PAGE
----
The members of Jamahiriya society, whether men or women, are equal in every human respect. The distinction of rights between men and women is a flagrant injustice that nothing whatsoever can justify.
A Free Libyan Woman
Before you read this news item, take a moment to review this UN report on the quality of life and human rights in the Great Socialist People’s Libyan Arab Jamahiriya and these reports from the UNHRC and CEDAW. All three highlight how women’s rights were respected and how Libya exceeded Western nations where women’s rights were concerned.
Tragically, human rights and women’s rights have dramatically declined since the NATO war that installed an imperialist client regime.
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Libya First Time Recipient Of Grant To End Violence Against Women
The UN Trust Fund to End Violence against Women will give more than $8 million in grants to local initiatives in 18 countries to deal with the issue, the UN agency tasked with advancing gender equality announced today.
“The UN Trust Fund shows what works to prevent violence against women, to end impunity and to provide services and support to survivors,” said the Executive Director of the UN Entity for Gender Equality and the Empowerment of Women (UN Women), Michelle Bachelet.
“I appeal to governments, business and foundations to support the work of this fund and make a strong contribution to ending violence against women and girls,” she added in a news release.
According to UN Women, up to seven in 10 women are targeted for physical or sexual violence in their lifetime and 603 million women live in countries where domestic violence is still not considered a crime.
In 10 out of the 18 countries receiving grants, funds will be used to address violence against women in conflict, post-conflict and transitional settings. Libya will be among the first-time recipients of this type of grant, UN Women added in the news release.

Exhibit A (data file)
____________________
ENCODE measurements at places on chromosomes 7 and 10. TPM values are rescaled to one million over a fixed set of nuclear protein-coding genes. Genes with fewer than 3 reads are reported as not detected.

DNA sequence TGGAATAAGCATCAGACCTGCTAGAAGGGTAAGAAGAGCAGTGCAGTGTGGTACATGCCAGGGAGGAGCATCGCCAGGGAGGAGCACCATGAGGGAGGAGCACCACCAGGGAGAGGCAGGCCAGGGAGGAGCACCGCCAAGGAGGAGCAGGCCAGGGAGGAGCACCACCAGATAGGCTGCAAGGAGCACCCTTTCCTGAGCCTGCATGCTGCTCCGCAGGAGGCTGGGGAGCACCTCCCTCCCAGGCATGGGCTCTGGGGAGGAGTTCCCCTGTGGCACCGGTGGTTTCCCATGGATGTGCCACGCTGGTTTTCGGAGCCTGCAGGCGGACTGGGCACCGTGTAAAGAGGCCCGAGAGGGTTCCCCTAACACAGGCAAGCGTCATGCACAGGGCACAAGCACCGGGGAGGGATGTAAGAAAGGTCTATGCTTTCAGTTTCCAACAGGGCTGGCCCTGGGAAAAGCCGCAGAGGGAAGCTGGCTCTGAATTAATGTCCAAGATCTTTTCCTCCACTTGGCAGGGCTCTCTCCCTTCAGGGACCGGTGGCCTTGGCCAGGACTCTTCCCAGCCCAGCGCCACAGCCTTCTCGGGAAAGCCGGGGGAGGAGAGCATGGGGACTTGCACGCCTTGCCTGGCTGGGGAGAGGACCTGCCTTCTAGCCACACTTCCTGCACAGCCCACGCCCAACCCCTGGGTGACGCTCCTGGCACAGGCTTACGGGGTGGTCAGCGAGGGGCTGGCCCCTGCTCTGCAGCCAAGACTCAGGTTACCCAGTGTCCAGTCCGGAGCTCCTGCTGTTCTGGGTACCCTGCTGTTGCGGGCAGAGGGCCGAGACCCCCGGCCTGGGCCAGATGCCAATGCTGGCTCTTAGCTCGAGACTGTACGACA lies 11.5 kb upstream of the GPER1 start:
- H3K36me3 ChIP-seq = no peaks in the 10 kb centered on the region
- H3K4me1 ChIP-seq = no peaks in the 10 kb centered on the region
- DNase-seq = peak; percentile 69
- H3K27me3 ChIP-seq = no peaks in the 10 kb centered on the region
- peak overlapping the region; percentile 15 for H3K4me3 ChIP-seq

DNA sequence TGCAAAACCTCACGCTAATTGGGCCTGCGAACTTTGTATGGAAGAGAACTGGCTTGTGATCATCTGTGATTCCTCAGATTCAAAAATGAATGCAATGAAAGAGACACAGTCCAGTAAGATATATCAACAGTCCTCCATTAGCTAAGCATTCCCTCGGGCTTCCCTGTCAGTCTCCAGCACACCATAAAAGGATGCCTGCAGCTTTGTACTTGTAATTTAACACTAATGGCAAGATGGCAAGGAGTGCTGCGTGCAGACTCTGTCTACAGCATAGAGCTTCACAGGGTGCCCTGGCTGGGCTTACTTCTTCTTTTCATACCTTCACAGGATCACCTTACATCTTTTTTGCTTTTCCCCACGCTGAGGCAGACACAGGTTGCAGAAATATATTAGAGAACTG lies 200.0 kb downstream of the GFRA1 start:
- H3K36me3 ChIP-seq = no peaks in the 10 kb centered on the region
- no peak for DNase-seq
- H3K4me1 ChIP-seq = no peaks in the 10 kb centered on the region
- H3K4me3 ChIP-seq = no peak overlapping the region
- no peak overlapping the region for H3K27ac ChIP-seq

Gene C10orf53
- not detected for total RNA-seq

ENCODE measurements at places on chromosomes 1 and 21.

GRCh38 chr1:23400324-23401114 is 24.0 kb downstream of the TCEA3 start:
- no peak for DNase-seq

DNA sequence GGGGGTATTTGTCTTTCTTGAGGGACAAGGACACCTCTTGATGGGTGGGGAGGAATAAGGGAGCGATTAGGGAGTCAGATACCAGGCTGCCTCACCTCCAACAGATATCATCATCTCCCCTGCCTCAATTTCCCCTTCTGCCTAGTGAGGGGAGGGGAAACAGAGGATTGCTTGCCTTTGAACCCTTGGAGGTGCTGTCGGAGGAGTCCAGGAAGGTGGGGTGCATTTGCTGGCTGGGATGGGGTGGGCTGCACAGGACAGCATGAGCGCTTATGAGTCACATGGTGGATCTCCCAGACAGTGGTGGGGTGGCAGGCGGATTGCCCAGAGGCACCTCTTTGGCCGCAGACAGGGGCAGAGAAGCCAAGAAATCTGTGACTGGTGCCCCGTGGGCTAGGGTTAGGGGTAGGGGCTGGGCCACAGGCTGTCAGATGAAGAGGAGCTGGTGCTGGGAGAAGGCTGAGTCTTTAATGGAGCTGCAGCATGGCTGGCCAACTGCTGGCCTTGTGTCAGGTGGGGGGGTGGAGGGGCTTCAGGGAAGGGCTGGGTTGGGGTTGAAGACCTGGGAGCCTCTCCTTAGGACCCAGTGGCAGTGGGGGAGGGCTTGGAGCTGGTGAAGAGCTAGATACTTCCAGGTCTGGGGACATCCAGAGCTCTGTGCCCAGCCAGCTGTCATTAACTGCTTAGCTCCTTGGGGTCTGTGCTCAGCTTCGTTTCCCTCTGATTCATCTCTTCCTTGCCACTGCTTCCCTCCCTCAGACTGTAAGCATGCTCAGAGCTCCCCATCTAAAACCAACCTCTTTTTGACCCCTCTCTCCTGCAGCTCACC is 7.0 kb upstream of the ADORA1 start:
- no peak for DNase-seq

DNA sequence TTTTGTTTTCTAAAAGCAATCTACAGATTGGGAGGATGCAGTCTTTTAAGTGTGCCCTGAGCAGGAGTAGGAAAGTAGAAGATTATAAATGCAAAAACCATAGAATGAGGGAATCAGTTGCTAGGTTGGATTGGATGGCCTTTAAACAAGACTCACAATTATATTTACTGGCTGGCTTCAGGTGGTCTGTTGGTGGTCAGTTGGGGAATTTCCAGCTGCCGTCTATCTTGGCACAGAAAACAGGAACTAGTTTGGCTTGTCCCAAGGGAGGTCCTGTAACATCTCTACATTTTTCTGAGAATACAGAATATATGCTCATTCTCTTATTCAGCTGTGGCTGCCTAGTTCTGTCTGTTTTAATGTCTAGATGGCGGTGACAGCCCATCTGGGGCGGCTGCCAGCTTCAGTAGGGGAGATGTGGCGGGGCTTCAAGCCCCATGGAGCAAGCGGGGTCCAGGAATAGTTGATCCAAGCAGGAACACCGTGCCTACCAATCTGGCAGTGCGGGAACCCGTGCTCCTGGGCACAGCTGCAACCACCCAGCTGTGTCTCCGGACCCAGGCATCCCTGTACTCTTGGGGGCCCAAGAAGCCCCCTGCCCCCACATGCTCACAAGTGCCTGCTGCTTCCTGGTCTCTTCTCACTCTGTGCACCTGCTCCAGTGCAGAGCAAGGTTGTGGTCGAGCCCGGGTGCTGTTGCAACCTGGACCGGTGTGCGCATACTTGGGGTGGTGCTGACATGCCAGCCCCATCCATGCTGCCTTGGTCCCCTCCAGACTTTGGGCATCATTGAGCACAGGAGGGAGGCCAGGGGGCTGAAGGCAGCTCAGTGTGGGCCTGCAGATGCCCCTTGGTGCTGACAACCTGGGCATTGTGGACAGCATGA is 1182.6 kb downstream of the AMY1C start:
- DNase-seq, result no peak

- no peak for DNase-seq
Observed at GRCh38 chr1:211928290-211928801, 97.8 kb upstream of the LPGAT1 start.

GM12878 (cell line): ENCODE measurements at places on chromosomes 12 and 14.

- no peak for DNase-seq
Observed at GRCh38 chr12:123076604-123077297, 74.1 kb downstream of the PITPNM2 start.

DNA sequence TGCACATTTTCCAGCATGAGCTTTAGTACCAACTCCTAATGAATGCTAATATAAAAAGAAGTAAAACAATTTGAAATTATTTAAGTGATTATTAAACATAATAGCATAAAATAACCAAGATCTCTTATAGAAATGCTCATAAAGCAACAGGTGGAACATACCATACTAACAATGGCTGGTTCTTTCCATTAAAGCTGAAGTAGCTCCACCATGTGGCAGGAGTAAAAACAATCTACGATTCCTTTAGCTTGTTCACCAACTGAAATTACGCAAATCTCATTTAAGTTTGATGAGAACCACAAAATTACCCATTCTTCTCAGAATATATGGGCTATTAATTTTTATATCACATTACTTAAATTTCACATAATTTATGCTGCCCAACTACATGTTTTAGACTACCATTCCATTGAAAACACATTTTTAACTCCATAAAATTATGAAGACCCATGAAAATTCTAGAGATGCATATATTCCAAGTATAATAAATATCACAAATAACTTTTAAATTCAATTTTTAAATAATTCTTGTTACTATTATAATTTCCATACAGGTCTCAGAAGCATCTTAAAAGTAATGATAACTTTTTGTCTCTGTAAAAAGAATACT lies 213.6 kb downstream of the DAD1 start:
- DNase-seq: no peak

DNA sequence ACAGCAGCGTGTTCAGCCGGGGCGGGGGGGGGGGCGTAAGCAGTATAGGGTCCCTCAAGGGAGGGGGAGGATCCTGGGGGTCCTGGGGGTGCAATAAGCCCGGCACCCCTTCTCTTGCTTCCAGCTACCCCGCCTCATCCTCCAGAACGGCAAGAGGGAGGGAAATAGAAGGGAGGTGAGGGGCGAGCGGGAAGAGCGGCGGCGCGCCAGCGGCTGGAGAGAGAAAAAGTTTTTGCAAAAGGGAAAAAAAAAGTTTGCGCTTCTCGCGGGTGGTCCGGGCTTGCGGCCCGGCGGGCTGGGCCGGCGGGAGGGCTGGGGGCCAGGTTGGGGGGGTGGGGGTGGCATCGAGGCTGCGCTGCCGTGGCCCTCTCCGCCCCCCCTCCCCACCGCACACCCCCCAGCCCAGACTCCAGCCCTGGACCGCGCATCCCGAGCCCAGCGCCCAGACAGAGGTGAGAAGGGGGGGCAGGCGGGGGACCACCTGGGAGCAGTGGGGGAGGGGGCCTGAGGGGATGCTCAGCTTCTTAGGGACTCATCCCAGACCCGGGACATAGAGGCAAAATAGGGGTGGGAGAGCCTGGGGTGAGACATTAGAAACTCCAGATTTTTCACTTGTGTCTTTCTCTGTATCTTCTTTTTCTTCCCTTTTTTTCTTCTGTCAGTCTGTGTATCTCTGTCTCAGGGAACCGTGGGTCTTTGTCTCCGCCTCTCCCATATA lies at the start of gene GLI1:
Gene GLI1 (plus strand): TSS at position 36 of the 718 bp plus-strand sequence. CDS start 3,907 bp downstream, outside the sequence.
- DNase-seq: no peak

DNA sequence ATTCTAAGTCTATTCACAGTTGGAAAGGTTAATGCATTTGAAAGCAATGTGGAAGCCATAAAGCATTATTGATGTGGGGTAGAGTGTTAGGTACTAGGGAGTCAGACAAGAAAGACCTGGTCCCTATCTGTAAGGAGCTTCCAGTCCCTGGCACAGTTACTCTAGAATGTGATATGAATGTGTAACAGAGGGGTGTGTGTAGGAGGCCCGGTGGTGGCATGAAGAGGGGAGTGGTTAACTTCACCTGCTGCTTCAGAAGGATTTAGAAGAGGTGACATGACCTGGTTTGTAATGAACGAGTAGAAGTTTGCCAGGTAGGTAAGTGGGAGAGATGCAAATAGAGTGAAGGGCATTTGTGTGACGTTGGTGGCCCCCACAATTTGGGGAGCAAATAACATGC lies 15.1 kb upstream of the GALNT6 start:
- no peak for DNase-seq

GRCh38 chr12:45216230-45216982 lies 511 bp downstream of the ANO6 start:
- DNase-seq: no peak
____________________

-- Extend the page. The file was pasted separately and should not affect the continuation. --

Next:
This year’s grants from the UN Trust Fund were assigned to “pioneering approaches worldwide aimed at transforming the lives of women and girls,” UN Women noted. They include: a learning programme on gender-based violence in Malawi, an initiative to reduce stigma against survivors of gender-based violence in Libya, developing bylaws in Papua New Guinea to prevent violence against women, and a learning programme to end school-related gender-based violence in Malawi.
The UN Trust Fund also received this year, for the first time, significant support from countries in Africa, Latin America and the Arab States region. However, UN Women said more funding is urgently needed to support more life-saving programmes around the world.
This year alone, a total of 2,210 applications from 121 countries were received, with all of the proposals amounting to $1.1 billion. However, only $8.2 million could be awarded – less than one per cent of the total demand.
Administered by the UN Women on behalf of the UN system, the Trust Fund is a multilateral grant-making mechanism exclusively dedicated to ending all forms of violence against women and girls. It is backed by various UN Member States, as well as partners in the private sector and civil society organizations.
The UN Trust Fund has so far supported 351 programmes in 128 countries and territories, with more than $86 million disbursed since it was first established by the General Assembly in 1996.